Changing Times: American Art of the 1960s

Course Number


Study Group Leader (SGL)

Emily Leifer


This course will take place virtually on Zoom. Participation requires a device (ideally a computer or tablet, rather than a cell phone) with a camera and microphone in good working order and basic familiarity with using Zoom and accessing email.

5-Week Course

April 1 - May 6. No Class April 22.


The 1960s were a time of major change in the U.S.: in music, in fashion, in politics and—as we will see in this course—in the fine arts. Artists began working beyond the canvas and outside the studio, engaging everyday life in new and provocative ways. They incorporated popular images, industrial materials, and public spaces in ways that had not been tried before. In this class we will look at the paintings, sculptures, installations, and performances created in the 1960s and ask the following questions: How did artists blur the line between art and life? How did they balance their roles as both aesthetic innovators and cultural commentators? What were the pros and cons of shifting toward either side of this spectrum? We will see how throughout the decade fine art was simultaneously set apart from, yet defined by, the culture and politics of its time.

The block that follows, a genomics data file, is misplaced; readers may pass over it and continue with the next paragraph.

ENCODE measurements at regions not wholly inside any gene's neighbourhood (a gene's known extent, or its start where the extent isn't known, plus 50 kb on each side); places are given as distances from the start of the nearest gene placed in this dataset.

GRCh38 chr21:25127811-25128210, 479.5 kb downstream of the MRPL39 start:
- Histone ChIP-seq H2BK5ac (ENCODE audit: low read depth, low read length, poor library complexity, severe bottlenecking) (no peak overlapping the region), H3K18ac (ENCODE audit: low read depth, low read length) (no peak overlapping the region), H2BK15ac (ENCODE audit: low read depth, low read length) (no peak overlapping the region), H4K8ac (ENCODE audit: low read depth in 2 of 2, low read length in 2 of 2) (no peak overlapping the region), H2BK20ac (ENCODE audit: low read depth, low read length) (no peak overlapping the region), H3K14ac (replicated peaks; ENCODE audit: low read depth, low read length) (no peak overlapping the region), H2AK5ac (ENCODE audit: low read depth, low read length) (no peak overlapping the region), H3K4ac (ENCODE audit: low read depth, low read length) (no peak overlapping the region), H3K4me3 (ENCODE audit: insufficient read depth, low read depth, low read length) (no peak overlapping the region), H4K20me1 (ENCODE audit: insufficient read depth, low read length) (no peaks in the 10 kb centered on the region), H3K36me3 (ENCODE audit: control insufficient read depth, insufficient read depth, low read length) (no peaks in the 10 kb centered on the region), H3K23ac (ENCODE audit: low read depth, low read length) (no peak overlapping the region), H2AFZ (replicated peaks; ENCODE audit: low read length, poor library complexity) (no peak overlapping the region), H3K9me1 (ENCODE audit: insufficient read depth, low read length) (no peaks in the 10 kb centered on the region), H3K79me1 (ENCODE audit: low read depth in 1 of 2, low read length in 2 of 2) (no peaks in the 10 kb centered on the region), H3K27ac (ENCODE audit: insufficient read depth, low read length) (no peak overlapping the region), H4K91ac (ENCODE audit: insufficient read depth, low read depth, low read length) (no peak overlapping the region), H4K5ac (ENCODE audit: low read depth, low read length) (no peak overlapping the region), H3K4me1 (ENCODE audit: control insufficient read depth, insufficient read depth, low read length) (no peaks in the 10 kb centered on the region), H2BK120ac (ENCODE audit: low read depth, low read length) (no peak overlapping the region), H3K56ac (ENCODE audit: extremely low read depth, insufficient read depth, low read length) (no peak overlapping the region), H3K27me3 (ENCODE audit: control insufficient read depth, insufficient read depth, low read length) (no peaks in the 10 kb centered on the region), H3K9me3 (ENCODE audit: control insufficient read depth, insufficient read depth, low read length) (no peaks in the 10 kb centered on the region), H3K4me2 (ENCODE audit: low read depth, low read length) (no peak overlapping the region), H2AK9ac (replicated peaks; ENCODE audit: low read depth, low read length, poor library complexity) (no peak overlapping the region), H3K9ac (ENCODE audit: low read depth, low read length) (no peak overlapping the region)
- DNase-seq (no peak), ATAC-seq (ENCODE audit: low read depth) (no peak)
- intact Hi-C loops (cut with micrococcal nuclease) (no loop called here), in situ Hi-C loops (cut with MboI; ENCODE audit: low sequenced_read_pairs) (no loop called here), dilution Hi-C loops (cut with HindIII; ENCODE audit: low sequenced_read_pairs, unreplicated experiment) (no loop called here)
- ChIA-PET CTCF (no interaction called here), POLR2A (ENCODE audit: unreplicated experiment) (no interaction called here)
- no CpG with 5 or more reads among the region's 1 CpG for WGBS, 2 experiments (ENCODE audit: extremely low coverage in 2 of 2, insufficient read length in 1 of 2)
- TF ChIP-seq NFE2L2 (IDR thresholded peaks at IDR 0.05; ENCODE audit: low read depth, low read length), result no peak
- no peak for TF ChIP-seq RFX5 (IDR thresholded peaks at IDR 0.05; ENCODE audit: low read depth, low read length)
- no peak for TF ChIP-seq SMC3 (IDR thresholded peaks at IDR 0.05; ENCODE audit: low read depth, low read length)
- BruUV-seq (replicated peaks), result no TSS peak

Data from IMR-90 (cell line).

The course will proceed chronologically through the decade. We will look at artists such as Andy Warhol, Donald Judd, Yoko Ono, and Nancy Spero. We will study movements such as Pop Art, Minimalism, Installation, and Fluxus. We will also examine the intersections between art and the Vietnam War, new communications technology, and the American counterculture. By the end of this course learners will be familiar with major artworks, artists, and movements from the U.S. in the 1960s. Learners will develop the tools to analyze challenging works of art and place them within their historical context. 

Group Leadership Style

Roughly the same amount of lecture and discussion.

Course Materials

All materials will be provided on a class website or by email links.

Preparation Time

1 hour - Up to 20 pages of reading and/or short videos.


Emily Leifer is a PhD candidate in the History of Art at Bryn Mawr College, studying art of the 1960s and 1970s. She is excited to be back at Brandeis (albeit virtually), where she fought to save the Rose Art Museum in 2009 and received her BA in Art History and European Cultural Studies in 2011. She received an MA in the History of Art from Williams College in 2014. She has taught at South Dakota State University and the Philadelphia Museum of Art and held curatorial internships at the ICA Philadelphia, Guggenheim Museum, and David Zwirner Gallery.